That classic beauty, Missy, current reigning holder of the Mrs. Drunken Housewife title, asked, "What's the DH's favorite recipe that Sober Husband likes--but also does not involve the more pricey of ingredients and the more time consuming of preparation?"
Sober Husband: The most precious ingredient in my favorite foods is my wife's love. It is not for sale.
Also, the sober husband likes to try new things. The DH is a culinary adventurer, and the sober husband tags along. Given a menu of choices, he tries the thing he has not had before.
I think the answer to this question is that potatoes-ricotta-pasta dish, the "glutton" one. It's ingredients are common, and we keep coming back to it.
Drunken Housewife: In Italian cooking, pasta cooked with potatoes is referred to "pasta in the style of a glutton." To Americans, the idea of pasta with potatoes seems grotesque, but the reality is magnificent. I have a couple of different recipes for this, but the basic idea is potatoes in small pieces, cooked with olive oil and garlic, along with pasta. It's a real crowd-pleaser.
Silliyak, the dashing holder of the Mr. Drunken Househusband title and former firefighter, inquired, "Can hallucinations have IQ's?"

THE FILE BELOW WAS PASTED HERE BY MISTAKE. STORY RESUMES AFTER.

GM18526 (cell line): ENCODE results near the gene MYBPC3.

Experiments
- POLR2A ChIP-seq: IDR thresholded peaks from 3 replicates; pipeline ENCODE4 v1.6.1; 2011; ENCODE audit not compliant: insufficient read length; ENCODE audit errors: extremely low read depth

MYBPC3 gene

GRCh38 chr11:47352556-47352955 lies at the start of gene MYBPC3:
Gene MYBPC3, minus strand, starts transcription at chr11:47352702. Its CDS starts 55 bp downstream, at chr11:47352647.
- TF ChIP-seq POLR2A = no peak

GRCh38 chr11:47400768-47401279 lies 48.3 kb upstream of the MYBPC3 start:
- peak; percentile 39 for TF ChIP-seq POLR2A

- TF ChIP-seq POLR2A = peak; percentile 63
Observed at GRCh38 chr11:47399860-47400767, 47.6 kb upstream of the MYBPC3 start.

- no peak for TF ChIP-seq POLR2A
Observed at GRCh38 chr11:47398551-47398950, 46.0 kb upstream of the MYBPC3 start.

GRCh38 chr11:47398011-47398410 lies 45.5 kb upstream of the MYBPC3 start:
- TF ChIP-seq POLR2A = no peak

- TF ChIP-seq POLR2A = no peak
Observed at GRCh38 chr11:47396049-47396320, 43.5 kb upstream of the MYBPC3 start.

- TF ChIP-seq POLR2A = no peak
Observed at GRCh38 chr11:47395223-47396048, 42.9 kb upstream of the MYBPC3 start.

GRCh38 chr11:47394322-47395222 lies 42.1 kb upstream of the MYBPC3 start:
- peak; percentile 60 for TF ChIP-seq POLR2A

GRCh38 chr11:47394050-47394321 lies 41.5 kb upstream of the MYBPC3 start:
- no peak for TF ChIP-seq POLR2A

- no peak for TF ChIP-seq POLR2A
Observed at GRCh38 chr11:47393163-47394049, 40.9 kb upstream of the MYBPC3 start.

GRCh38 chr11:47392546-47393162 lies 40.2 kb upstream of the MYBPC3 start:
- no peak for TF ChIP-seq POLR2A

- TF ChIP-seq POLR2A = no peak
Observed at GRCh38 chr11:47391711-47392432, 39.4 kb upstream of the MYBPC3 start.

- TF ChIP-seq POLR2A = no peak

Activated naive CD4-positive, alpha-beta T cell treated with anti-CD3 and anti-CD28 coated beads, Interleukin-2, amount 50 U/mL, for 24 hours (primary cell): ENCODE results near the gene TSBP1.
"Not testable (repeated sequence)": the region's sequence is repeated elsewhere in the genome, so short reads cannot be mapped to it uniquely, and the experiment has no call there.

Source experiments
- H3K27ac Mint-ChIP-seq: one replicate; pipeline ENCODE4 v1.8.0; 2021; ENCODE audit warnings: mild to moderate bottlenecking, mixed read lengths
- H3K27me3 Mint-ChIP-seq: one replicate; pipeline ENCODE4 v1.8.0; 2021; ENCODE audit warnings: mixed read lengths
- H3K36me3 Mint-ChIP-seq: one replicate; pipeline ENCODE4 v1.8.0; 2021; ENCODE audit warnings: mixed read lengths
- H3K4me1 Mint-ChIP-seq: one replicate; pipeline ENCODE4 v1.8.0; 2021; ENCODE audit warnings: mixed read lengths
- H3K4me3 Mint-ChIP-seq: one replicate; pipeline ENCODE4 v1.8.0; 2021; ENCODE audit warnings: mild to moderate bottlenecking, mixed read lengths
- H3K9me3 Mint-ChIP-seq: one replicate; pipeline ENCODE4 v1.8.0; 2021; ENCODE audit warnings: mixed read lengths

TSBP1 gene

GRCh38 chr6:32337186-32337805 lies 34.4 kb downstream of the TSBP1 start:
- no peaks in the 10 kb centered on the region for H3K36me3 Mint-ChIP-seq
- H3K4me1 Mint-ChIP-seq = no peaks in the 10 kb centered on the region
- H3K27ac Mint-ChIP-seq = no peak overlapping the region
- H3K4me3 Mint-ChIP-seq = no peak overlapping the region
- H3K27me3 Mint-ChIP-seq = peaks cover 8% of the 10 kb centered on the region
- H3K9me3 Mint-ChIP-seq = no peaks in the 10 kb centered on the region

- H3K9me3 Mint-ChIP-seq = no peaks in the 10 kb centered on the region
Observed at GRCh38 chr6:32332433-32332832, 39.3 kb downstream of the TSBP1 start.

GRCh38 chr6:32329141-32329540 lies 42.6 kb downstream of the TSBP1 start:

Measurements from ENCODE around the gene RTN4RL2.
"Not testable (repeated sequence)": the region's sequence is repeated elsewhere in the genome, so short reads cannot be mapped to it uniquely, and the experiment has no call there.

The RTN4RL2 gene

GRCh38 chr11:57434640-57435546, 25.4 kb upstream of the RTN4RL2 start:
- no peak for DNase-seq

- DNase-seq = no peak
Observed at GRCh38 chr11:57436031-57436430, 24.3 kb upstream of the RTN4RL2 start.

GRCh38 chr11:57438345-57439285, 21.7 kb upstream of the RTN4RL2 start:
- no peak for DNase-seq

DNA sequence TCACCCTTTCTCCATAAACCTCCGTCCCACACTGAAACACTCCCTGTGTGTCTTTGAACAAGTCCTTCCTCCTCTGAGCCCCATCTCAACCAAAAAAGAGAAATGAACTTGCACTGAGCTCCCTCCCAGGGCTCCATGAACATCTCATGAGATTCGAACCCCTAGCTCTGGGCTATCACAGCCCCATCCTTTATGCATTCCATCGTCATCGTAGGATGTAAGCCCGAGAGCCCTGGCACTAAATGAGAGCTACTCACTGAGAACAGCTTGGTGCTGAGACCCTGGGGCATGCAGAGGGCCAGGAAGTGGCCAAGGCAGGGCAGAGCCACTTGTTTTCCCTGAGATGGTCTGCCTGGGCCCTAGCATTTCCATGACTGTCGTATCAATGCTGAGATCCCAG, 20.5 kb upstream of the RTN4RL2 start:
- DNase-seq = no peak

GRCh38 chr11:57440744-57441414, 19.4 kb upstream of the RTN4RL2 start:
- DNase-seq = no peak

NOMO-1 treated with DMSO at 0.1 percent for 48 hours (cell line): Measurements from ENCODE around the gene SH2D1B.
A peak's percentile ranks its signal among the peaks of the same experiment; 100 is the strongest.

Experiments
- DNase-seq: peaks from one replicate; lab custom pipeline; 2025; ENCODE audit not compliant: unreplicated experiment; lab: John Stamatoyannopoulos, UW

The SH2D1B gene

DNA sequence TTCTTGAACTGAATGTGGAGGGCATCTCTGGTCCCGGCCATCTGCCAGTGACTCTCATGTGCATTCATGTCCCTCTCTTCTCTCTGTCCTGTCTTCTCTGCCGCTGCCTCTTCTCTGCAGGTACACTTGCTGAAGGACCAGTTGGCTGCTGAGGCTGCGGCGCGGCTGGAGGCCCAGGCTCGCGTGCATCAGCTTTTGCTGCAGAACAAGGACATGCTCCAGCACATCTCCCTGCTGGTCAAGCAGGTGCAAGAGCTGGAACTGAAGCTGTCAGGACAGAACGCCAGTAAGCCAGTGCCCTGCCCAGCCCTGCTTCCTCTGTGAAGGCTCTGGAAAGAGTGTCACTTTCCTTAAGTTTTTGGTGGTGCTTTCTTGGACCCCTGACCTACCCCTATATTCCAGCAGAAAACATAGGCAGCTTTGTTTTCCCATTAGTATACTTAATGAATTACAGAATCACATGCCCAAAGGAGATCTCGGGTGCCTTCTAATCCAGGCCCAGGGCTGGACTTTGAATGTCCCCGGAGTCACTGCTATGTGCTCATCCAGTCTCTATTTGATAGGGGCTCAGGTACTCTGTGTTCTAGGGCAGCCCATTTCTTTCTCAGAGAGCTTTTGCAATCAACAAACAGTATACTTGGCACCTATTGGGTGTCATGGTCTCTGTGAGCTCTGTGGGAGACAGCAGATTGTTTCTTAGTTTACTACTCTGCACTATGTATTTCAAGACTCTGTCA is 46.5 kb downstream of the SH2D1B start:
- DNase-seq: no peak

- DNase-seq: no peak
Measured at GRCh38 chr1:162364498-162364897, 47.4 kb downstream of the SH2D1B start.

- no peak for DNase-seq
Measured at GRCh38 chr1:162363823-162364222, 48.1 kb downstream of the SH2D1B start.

Sober Husband: The only meaning I see behind the term "IQ" is as a test score. So if your hallucination can take a test, it can have an IQ. You just have to measure it.
Drunken Housewife: It depends upon how good your hallucinations are. One of the best hallucinations I ever had was when I was 22, and in my first experiment with hallucinogens, I hallucinated that I was a plate of Chinese food. That was a high quality hallucination, but I don't think an IQ test would have reflected that.
Our beloved and intrepid Hughman said, "all i wanna know is more about the parrot. does it talk? what's its name? how do the cats respond? the kids? etc, etc."
Sober Husband: Oh, the parrot talks all right. It's getting it to shut up that's the trick.